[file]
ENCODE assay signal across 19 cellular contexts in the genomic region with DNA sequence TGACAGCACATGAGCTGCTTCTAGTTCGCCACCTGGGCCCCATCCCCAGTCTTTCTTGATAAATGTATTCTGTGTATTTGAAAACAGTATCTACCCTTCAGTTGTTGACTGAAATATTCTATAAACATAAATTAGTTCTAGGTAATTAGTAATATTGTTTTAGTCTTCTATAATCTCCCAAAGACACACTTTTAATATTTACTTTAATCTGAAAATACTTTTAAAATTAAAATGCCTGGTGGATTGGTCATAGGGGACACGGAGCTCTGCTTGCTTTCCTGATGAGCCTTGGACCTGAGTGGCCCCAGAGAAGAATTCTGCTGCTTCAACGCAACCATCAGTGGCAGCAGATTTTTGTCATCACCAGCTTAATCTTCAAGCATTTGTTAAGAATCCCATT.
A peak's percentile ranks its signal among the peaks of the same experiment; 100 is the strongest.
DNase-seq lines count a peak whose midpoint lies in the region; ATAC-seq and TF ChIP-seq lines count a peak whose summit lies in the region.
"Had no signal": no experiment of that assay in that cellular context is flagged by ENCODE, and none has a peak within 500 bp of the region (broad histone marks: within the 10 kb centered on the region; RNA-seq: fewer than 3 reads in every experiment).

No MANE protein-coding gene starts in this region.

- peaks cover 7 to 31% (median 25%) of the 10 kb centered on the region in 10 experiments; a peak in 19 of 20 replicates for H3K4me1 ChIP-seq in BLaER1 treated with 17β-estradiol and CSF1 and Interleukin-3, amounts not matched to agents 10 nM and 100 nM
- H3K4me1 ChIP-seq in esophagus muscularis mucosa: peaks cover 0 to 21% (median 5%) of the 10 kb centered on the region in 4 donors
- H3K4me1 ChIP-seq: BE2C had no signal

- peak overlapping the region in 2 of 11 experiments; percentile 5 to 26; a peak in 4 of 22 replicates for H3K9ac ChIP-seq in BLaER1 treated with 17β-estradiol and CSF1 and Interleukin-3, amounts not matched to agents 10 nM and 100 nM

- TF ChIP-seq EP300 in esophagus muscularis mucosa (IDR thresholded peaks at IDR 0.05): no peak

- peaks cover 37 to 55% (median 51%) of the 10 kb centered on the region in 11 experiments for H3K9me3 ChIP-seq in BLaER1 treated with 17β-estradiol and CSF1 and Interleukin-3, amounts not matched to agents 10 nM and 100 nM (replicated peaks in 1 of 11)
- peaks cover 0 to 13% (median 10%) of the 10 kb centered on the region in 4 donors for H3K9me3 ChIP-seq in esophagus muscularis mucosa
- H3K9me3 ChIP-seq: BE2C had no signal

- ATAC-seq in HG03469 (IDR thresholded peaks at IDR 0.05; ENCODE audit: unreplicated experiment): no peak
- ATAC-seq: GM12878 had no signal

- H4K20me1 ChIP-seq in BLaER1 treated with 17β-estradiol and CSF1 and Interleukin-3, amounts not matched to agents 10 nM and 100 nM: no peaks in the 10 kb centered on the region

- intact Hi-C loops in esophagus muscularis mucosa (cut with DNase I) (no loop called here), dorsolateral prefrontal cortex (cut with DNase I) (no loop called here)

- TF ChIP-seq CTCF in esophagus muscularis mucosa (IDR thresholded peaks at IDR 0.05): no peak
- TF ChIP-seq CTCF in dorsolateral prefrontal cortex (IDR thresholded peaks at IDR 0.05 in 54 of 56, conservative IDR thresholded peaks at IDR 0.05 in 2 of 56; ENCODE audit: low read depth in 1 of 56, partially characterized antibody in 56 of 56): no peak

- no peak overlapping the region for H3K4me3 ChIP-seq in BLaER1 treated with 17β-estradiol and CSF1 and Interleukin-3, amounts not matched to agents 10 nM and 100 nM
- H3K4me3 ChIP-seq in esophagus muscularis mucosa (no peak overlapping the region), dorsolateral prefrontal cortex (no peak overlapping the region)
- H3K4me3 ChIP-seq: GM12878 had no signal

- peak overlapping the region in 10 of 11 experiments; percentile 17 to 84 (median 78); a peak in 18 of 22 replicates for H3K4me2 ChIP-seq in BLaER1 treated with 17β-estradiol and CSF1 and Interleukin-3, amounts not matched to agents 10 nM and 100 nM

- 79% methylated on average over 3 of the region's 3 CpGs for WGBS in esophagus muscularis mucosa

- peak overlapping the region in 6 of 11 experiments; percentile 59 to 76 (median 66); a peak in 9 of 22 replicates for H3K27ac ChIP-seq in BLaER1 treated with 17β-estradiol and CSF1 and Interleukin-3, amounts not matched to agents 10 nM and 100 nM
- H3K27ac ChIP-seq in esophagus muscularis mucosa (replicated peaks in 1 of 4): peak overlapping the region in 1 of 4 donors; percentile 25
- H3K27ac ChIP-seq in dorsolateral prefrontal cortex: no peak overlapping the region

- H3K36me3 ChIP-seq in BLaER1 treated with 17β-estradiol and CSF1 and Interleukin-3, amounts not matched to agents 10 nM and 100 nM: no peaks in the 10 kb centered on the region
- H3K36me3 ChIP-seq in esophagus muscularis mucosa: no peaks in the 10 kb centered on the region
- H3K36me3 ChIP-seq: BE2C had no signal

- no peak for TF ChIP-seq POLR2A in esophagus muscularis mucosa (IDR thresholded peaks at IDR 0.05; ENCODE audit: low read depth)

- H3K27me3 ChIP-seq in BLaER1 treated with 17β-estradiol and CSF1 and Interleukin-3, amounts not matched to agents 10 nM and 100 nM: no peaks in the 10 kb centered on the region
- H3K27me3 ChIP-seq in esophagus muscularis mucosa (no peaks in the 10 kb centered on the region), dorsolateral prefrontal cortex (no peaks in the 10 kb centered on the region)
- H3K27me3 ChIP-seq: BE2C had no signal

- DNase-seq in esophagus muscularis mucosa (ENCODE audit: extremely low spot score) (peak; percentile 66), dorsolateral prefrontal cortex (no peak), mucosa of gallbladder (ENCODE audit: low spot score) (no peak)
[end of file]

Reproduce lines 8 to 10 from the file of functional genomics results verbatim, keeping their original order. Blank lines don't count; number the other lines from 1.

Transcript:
- H3K4me1 ChIP-seq: BE2C had no signal

- peak overlapping the region in 2 of 11 experiments; percentile 5 to 26; a peak in 4 of 22 replicates for H3K9ac ChIP-seq in BLaER1 treated with 17β-estradiol and CSF1 and Interleukin-3, amounts not matched to agents 10 nM and 100 nM

- TF ChIP-seq EP300 in esophagus muscularis mucosa (IDR thresholded peaks at IDR 0.05): no peak